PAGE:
Summary

The future trends in the development of drugs for the treatment affective disorders have followed the high degree of anatomical overlap in the distribution and coexistence of monoamine and neuropeptide neurons in limbic regions of the human brain. The intimacy of the relationship between monoamines and neuropeptides suggests a common downstream effect on neural systems that mediate stress. The relationship between stress-related interactions among glutamate, CRF, galanin, NPY, SP, and vasopressin V1B and monoamines in the brain is well documented. However, the role of neuropeptides in depression is still in its infancy and it is premature to speculate on whether and how these systems might exert common downstream effects on brain pathways that mediate stress and emotion. Thus, although SP, CRF, vasopressin, NPY, MCH, and galanin demonstrate important functional interactions with monoamines implicated in the etiology and treatment of stress-related disorders, their effects almost certainly go beyond modulation of these neurotransmitters. Understanding these effects is a central goal of future research in this field. There are certain characteristics common to neuropeptides that might make them attractive targets for novel therapeutics.

Because neuropeptides possess a more discrete neuroanatomical localization than monoamines and GABA, neuropeptide receptor ligands might be expected to produce relatively little disruption of normal physiology. Thus, pharmacological alteration of neuropeptide function might normalize pathological activity in circuits mediating stress, such as the HPA axis, without producing unwanted side effects. Moreover, antagonists might be less likely than agonists to produce tolerance and dependence. Indeed, drugs that are antagonists at CRF, vasopressin, NPY, and galanin receptors might have a particularly low side-effect burden because such compounds would not be expected to disrupt normal physiology in the absence of neuropeptide release. Preliminary clinical data appear to be encouraging in this regard.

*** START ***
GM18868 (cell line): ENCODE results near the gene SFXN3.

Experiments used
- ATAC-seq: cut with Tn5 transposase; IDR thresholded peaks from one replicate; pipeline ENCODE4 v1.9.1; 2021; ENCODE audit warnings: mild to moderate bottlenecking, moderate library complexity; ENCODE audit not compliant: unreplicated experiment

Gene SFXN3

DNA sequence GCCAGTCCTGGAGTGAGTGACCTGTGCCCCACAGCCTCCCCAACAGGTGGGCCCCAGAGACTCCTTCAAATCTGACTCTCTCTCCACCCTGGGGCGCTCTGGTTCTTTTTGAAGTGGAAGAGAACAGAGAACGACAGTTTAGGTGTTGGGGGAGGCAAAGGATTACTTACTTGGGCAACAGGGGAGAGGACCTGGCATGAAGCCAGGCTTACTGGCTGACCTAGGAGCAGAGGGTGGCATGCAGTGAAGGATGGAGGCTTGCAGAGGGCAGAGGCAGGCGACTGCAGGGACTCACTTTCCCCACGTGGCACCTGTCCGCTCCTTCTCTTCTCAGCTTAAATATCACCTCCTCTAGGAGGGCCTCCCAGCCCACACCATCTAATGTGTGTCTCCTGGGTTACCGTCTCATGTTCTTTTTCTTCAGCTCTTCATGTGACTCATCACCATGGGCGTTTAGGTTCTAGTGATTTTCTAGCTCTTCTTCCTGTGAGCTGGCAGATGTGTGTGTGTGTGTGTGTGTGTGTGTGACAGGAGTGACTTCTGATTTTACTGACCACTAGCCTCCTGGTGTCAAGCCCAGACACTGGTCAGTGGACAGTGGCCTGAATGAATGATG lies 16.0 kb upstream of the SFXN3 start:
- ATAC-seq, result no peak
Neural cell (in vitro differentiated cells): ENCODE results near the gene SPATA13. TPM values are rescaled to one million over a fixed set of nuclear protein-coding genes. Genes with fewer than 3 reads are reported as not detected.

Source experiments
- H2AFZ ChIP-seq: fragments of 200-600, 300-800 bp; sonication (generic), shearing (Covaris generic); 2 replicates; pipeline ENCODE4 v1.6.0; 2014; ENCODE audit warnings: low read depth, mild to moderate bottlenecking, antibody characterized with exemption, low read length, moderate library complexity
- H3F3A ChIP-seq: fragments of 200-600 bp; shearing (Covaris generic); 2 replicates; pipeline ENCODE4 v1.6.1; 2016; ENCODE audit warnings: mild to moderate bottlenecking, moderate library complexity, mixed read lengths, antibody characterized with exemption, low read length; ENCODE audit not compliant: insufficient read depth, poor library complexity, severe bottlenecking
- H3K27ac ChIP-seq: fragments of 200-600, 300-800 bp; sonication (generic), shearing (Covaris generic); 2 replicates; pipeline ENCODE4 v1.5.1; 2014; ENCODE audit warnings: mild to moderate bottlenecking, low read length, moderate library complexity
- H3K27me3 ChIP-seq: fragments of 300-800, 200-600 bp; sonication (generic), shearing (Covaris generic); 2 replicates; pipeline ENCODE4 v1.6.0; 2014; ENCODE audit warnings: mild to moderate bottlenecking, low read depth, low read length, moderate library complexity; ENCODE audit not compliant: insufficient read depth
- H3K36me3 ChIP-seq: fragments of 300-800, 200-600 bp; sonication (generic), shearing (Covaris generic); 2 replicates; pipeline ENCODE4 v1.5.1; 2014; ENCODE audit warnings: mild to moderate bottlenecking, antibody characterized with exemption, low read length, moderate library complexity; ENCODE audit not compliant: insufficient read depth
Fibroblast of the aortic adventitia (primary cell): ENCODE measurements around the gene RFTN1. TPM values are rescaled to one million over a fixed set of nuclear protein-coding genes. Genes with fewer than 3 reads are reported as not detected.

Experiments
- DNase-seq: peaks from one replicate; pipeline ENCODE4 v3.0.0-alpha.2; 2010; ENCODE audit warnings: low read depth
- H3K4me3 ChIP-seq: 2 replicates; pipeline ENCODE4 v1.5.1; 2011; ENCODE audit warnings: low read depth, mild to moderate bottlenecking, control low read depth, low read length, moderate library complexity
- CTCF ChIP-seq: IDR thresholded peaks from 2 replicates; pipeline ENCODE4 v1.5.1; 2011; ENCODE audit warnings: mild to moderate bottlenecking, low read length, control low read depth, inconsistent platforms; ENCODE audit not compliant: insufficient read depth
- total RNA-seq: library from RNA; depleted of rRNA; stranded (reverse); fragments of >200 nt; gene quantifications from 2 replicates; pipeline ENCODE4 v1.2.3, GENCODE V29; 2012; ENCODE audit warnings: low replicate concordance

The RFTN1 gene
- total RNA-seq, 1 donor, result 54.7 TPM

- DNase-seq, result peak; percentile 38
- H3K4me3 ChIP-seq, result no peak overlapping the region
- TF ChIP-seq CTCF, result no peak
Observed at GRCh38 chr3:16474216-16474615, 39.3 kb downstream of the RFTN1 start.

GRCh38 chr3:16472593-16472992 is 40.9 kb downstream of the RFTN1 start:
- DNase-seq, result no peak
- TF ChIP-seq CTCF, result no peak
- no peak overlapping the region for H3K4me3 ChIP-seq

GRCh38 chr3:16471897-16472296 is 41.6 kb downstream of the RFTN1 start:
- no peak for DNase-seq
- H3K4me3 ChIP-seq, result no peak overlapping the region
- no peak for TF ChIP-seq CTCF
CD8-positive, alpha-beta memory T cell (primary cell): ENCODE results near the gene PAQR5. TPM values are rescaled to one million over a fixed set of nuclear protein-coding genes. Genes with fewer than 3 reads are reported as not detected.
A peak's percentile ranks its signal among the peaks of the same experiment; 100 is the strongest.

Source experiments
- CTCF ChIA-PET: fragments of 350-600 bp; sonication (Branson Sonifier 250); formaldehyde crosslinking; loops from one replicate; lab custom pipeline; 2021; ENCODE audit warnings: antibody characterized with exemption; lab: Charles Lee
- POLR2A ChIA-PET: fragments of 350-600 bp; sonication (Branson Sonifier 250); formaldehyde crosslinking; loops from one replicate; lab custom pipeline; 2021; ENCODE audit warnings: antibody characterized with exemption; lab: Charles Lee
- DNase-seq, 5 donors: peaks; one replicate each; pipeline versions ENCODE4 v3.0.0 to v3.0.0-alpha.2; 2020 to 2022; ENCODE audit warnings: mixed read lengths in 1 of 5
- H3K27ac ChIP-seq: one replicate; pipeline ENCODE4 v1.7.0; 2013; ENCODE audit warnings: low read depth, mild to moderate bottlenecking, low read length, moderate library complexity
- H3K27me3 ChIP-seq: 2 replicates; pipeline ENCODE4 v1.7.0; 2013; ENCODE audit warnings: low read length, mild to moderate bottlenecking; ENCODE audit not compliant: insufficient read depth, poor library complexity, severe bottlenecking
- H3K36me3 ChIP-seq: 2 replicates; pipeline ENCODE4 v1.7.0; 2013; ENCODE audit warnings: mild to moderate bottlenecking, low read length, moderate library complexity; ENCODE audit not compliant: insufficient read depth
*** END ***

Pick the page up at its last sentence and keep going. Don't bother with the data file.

Several ligands that target neuropeptide receptors are currently undergoing clinical evaluation to determine whether they provide efficacious alternatives to existing drug treatments for depression and anxiety disorders. Establishing the safety, therapeutic efficacy, and an acceptable tolerability profile of drugs that target neuropeptides in depression and anxiety disorders would represent a major advance in the treatment of these diseases. The validation of future targets will be facilitated by the generation of mutant rodents to elucidate neuropeptide function, particularly where a paucity of selective, brain-penetrant ligands limits conventional psychopharmacological approaches. The effects of constitutive neuropeptide mutations can be skewed by developmental alterations that compensate for the mutated neuropeptide or cause changes in other systems that confound interpretation of stress-related phenotypes. Therefore, engineering neuropeptide mutations that are limited to specific developmental stages and brain regions, or improving other molecular manipulations (e.g., RNA interference, antisense, and viral vector delivery techniques), will be valuable. Once promising targets are identified, a further challenge is the generation of small-molecule neuropeptide receptor ligands that are soluble, bioavailable, brain penetrant, and have a low potential for tachyphylaxis. Although there are important obstacles to surmount, neuropeptide-based therapeutic strategies for depression and affective disorders represent a highly promising approach to treating these debilitating conditions.

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